Check the Documentation
Another way to check if you have the original engine is to inspect the car’s documentation. Look for the VIN in the car’s documentation and check if it matches the serial code on the engine. If they don’t match, the engine has been replaced.
If there has been a replacement, there should be paperwork to reflect that. Ask the seller for maintenance and service receipts if you can’t find the paperwork. You can inspect these documents for further details.
What Are Signs That the Engine May Not Be Original?
There are a few telltale signs that a vehicle has a different engine, including reshaped cylinders, a new appearance, and various parts. Let’s take a look at these signs in more detail.
The Cylinders Have Been Reshaped
Rebuilt engines may have reshaped cylinders that don’t match the vehicle’s condition. Over time, engine cylinders lose their shape and wear out. Cars with thousands of miles but incredibly smooth cylinders may have rebuilt engines.
That said, inspecting the cylinders by hand can be challenging, so you might want to ask a trusted mechanic for assistance.
The Engine Looks New
One easy-to-spot sign of a new engine is its physical appearance. Vehicles wear out over time, losing their sheen and developing physical blemishes. But if the engine looks much newer than the rest of the car, it may indeed be new or rebuilt.
You might notice that the surrounding components look aged or worn out, but that the engine is in excellent condition. Inspect for differences in paint, scratches, blemishes, and the state of the components. It’s best to double-check with the seller, dealership, or documentation to be sure.
It’s the Wrong Engine
In some cases, you can tell your vehicle has a different engine because it’s not the right type for the model. For instance, finding a V8 engine in a car that’s supposed to have a V6 engine isn’t expected. Although unlikely, these cases would certainly indicate an engine replacement.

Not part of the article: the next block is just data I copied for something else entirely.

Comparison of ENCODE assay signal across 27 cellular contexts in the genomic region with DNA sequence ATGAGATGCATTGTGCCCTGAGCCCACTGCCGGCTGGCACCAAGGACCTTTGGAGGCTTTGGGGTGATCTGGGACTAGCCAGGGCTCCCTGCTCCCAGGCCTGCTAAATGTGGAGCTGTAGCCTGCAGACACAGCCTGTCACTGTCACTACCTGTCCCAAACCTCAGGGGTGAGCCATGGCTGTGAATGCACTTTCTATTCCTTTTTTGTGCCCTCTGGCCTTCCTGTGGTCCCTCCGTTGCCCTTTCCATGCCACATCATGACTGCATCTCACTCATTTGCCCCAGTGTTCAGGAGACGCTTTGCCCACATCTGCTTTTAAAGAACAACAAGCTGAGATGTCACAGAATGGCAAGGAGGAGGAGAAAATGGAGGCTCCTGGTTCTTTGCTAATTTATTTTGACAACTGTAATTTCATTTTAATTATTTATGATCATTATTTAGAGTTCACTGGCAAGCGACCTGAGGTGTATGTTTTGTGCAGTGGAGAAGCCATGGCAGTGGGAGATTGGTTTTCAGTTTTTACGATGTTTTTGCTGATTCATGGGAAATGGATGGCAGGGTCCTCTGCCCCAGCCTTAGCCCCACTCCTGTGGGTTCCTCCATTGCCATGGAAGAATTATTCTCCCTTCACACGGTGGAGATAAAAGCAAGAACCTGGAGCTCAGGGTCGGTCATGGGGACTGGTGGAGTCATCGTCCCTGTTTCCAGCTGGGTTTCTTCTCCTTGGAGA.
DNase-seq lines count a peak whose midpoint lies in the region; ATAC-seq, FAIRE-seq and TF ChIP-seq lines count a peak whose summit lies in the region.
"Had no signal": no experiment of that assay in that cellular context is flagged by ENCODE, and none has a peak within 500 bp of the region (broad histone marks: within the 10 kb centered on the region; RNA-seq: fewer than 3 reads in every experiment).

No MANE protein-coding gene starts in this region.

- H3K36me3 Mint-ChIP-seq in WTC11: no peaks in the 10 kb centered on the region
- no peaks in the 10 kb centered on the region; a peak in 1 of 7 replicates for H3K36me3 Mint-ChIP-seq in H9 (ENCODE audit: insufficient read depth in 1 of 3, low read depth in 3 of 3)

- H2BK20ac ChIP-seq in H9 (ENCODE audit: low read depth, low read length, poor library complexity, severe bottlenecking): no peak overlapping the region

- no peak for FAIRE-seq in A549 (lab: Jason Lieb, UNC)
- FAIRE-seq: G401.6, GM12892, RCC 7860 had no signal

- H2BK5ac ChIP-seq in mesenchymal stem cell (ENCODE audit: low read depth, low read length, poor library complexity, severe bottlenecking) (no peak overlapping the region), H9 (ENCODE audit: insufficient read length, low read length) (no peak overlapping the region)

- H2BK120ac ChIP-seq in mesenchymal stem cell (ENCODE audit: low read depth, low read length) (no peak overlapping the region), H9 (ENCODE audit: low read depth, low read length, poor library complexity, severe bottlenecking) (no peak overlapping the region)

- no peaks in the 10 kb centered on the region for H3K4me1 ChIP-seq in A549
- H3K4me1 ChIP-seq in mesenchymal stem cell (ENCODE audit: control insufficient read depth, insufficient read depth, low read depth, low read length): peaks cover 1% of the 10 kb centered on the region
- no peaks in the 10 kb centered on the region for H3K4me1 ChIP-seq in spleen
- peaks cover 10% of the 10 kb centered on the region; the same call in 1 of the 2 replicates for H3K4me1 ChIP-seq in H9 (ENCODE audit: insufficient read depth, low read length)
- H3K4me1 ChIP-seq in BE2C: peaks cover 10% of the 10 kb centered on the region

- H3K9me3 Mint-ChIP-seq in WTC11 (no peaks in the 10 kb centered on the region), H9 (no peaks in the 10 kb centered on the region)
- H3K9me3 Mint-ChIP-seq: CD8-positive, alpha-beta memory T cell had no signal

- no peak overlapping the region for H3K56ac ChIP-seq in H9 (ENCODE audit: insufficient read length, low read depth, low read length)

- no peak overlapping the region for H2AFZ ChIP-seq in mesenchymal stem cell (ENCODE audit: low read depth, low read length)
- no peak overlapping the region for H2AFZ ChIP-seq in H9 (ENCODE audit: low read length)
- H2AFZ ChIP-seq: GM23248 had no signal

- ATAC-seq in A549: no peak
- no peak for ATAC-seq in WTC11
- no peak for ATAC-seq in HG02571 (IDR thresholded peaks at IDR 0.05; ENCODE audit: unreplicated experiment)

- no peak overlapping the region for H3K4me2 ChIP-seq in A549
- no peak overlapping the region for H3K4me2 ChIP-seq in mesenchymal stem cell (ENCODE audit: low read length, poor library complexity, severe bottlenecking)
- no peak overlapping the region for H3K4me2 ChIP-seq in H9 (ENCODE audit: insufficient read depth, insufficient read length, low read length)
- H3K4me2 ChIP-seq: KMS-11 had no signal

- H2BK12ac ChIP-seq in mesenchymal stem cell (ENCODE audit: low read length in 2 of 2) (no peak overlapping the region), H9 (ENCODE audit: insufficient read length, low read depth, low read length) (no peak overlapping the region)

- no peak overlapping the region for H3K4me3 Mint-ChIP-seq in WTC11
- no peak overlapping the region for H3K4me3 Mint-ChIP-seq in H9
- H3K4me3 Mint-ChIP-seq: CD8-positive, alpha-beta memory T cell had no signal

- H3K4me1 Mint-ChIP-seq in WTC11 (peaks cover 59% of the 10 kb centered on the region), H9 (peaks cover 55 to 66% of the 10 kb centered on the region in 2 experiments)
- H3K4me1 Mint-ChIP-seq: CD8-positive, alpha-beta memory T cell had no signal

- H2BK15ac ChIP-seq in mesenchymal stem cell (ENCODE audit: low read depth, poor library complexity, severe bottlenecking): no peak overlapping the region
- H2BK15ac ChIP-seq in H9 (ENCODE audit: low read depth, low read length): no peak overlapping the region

The seller might inform you of the engine replacement, depending on the situation. That said, a different engine in your car can impact your insurance fees and performance. The new engine might be less powerful or efficient, depending on the situation.
When to Take Your Vehicle to a Mechanic
Understanding a vehicle’s history is valuable, as it can help you determine the true resale value and potential flaws. But when should you take your car to a mechanic if you suspect a previous engine replacement?
Before You Buy
It’s best to bring a prospective car to a trusted mechanic before you purchase it. The mechanic can inspect the vehicle for any flaws, new parts, or prior engine replacements. They can give you a better idea of the car’s condition and how much it’s worth.
If You Have Incorrect Documentation
It’s not too late to bring your car to a professional mechanic after you purchase it. If you suspect your vehicle has a different engine or you notice incorrect documentation, bring it to a trusted shop. Even if it’s in working condition, it’s better to understand the history and state of the car.
If You Encounter Problems
Lastly, bring your car to a trusted mechanic if you encounter problems or notice physical discrepancies.
The mechanic can diagnose issues and determine whether you have the original engine. You can thereby avoid potential problems before they get out of hand and become expensive repairs down the line.